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Wallowed in several pasts

Reading about the evacuation of Dunkirk--not something I know much about. My first thought is 'What would Captain Pellew think?'

I don't really know much about WWII. And for years I could not bear to read about ships in peril. It always seems to be engine room crew that got hurt first. And even when I knew he was safely tootling through the ocean, I just couldn't put my mind there. No Titanic, no shipwrecks, no Indianapolis, no thanks.

Now husband is safe ashore. I can read about heroes with less trepidation.

He is having a good time with organic chem. He is struggling with Diff Eq. He is tired. Tonight, as he does every night he came home and unpacked his work bag, he likes to come in and read the mail and pat the dog, he has a little routine. And is one of those 'place for everything' people. (I am not-- it is well known that people who have a place for everything marry strewers like me. I suppose it results in hybrid vigor or something.) So I was rather surprised to find his notebook and school papers in the refrig tonight. maybe  Maybe there is some good reason for it. They will come to no harm, and be nicely chilled by morning.


( 17 comments — Leave a comment )
Oct. 4th, 2013 04:47 am (UTC)
This is an adorable story. Reminded me of the time I opened the fridge in the morning and there was a cat.

Same cat ran out of the door today and tried to get on the elevator with a bunch of people. It's the little things, I swear.

We're going to do coffee at some point, right? 'Cause New Yorkers have to stick together. (In the subway in summer, particularly).
Oct. 5th, 2013 12:36 am (UTC)
I would love to get coffee. Just email me whenever you want.
Oct. 10th, 2013 07:01 am (UTC)
Hurrah! Back next week from CA and hope to spend some time doing fangirl things. I think I deserve it.
Oct. 10th, 2013 03:07 pm (UTC)
Email me when you get back, and I will send you my phone #
Oct. 4th, 2013 08:44 am (UTC)
My first thought is 'What would Captain Pellew think?'
I suspect Ned would have highly approved of the Dunkirk evacuation and would have been right there in the thick of it organising the boats! I know what you mean about shipwrecks, even though none of my recent family have been to sea, I spent long enough growing up in an island to appreciate the dangers of the sea. When we were down at the Isle of Whithorn this weekend we saw several memorials to the Solway Harvester. I had to look away.

I hope husband's notes are nicely chilled this morning!
Oct. 4th, 2013 03:35 pm (UTC)
Like Admiral Pliny. I don't think sea captains have changed much over time.

And places where ships can go are limited the same way. Even now you are limited by tide and the shape of harbors. When husband was on the Kennedy he was always pulling into Marseilles. Not the most pretty of French cities. (He described it to me as 'Detroit by the sea') But it has a nice deep harbor.
Oct. 4th, 2013 11:17 am (UTC)
the trouble with the Dunquerque evacuation is that the reality was a shambles but the romanticisation that grew from the 'brave little England' mythology made it necessary. what is often forgotten is how many didn't make it to the other side of the Channel - and how many allies were dumped. that said - a still charming and evocative story of the evacuation is Paul Gallico's The Snow Goose; the book is excellent and Jenny Agtter's acting in the movie version brings tears to my eyes even without seeing it.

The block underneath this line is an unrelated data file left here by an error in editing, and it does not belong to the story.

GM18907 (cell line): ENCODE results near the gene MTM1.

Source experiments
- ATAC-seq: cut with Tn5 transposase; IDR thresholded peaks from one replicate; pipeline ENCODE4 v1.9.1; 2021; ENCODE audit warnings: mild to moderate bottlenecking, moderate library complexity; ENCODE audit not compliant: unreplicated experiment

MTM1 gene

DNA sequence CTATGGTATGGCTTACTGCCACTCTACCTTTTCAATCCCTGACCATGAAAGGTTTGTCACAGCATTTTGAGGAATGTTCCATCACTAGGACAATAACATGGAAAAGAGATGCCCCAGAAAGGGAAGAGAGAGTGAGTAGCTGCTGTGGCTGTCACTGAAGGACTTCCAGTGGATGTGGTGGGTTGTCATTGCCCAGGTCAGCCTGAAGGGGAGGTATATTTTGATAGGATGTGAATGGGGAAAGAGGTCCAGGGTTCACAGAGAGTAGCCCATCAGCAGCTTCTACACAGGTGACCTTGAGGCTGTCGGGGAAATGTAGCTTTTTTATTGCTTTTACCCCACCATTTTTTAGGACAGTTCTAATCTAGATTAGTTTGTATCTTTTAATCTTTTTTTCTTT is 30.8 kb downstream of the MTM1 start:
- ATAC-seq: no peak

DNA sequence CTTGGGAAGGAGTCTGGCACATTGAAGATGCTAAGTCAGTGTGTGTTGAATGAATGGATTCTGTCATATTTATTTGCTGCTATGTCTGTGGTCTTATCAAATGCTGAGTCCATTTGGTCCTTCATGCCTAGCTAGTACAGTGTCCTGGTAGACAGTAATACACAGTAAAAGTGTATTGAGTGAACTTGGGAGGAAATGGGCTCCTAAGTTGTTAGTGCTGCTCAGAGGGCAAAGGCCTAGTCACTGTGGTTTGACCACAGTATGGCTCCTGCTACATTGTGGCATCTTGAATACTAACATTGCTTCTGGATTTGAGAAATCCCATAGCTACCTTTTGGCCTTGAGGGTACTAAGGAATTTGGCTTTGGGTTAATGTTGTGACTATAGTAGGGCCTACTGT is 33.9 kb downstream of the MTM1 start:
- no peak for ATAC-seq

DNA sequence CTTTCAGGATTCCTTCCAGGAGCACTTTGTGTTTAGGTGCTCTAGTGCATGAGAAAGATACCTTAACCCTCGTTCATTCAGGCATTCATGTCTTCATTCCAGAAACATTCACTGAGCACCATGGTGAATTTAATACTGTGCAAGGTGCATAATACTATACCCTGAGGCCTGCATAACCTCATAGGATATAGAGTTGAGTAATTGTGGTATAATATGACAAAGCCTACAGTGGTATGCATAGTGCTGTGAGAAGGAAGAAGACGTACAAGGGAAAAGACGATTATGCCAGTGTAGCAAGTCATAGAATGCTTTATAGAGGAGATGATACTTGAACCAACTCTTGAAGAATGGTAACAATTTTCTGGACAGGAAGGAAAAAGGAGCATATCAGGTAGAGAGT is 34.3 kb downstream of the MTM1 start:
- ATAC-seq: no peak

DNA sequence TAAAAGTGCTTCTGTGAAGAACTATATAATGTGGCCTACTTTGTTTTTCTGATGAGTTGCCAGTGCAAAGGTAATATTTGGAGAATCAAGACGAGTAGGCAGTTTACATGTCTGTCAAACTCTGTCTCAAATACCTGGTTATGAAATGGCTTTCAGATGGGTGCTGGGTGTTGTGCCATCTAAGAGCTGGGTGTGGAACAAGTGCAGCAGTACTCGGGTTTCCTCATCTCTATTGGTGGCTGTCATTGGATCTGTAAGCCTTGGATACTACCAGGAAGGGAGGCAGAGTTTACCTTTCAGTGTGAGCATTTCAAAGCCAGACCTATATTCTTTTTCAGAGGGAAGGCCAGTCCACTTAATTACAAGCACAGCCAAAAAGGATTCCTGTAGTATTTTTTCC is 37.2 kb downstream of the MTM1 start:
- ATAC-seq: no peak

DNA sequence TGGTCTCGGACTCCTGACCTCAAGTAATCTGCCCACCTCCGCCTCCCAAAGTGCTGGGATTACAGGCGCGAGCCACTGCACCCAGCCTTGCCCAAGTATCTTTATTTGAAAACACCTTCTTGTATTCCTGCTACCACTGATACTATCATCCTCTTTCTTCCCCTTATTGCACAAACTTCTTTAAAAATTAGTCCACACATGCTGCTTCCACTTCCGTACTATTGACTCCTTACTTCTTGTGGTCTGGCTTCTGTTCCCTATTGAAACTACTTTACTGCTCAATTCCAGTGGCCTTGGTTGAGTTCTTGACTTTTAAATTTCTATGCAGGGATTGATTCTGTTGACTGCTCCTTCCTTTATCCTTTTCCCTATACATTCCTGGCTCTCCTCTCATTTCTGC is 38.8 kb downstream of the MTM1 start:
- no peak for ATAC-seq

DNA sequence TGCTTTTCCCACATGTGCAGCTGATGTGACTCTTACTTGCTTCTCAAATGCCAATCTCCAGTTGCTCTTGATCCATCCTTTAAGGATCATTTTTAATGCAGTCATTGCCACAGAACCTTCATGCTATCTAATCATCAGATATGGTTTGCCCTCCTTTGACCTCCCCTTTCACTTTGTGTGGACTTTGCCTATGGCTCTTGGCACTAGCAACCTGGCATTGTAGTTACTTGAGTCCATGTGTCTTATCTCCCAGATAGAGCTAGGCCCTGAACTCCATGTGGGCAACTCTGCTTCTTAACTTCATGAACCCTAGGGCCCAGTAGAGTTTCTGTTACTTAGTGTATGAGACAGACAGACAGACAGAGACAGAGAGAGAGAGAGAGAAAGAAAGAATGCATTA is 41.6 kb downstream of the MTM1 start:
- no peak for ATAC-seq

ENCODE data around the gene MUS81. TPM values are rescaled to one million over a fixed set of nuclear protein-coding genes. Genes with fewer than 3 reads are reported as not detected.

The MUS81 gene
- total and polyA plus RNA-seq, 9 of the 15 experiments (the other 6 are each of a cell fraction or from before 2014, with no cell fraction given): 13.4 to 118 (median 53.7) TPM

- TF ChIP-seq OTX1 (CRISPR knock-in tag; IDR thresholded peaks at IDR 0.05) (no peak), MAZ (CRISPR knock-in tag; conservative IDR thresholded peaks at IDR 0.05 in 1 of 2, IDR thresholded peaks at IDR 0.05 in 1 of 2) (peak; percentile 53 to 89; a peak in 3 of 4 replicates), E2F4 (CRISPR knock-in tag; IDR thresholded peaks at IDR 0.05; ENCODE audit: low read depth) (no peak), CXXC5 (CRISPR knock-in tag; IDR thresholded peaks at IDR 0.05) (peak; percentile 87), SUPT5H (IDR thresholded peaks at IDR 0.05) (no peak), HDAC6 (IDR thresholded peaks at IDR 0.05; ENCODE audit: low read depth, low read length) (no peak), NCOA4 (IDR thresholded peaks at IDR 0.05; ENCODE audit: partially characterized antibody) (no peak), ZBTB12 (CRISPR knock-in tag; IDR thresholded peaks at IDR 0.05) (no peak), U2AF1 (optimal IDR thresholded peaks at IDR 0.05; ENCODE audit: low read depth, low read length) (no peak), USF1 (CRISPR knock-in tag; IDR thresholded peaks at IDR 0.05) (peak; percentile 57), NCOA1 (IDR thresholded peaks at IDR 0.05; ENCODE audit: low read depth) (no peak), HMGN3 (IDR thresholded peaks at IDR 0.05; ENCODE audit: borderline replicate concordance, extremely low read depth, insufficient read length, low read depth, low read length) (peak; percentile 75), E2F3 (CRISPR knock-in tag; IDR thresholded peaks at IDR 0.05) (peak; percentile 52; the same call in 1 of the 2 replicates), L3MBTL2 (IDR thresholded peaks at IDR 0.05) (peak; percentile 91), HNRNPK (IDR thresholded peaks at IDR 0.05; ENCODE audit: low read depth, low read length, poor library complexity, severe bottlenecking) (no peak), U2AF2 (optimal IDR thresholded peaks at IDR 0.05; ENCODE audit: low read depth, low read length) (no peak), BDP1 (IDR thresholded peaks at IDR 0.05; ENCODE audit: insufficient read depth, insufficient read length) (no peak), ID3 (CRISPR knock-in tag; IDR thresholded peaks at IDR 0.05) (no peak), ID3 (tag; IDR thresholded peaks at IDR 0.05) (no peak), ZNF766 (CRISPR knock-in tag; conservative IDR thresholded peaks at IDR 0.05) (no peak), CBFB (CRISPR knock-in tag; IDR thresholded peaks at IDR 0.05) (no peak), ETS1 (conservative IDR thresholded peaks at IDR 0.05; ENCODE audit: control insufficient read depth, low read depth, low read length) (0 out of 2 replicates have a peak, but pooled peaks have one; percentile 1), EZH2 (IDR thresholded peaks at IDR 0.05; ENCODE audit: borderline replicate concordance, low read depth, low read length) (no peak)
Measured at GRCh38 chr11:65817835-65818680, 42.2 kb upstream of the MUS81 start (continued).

Oct. 4th, 2013 03:36 pm (UTC)
The book I am reading now describes it as really desperate and messy, with people left behind, and boats nearly swamped. Scarey.
Oct. 4th, 2013 12:50 pm (UTC)
I'm amused by papers being 'nicely chilled' by morning!! I'm a 'strewer' by nature, though over the years I have gotten better, just to avoid the last minute panic of; "The clock is ticking and I have to leave NOW and WHERE the HELL did I put my keys??!!!!
Oct. 4th, 2013 03:37 pm (UTC)
They are gone this am. So is he-- so I cannot ask what he was thinking until tonight.
Oct. 4th, 2013 12:57 pm (UTC)
Have you read The Charioteer? Dunkirk always makes me think of that.
Oct. 4th, 2013 03:38 pm (UTC)
I have not read it. I went through a Mary Renault obsessive phase in my teens, (as you do,) but did not read that one. I am always meaning to go back and do it.
Oct. 4th, 2013 08:51 pm (UTC)
You'll love it. You'll love Laurie, particularly. :)
Oct. 4th, 2013 03:30 pm (UTC)
As a strewer, do you have a harder time finding things? I like knowing that if I need a can opener, it will always be in this drawer, and if I need an extension cord, it will always be on that shelf. If you woke me up from a deep sleep and demanded I find the vacuum cleaner bags, I could locate them without hesitation and in the dark. It would stress me out if I didn't know where things were! (Which is silly, really. I have no idea why I need to have everything in the "right" place.)
Oct. 4th, 2013 03:40 pm (UTC)
Oh yes. I have a terrible time finding things. And other people have trouble knowing where I would have put anything.

I am not advocating the strewer lifestyle. I am just observing that tidy people and strewers tend to pair off.
Oct. 4th, 2013 04:16 pm (UTC)
The hybrid vigor line did make me laugh!
Oct. 5th, 2013 10:14 am (UTC)
I am a would - be tidy person somehow blended with a strewer -or at least when I am writing and so on . And soon I Am going to have to be somewehre smaller so I shall have to be neater !
On the Indy there was little room for strewing - other than Ned who had 10 times as much strewing room as everyone else.
Think Ned would have been right in there directing operations - possibly with less mess had he been in charge but overwhelmnly focussed on saving life .
( 17 comments — Leave a comment )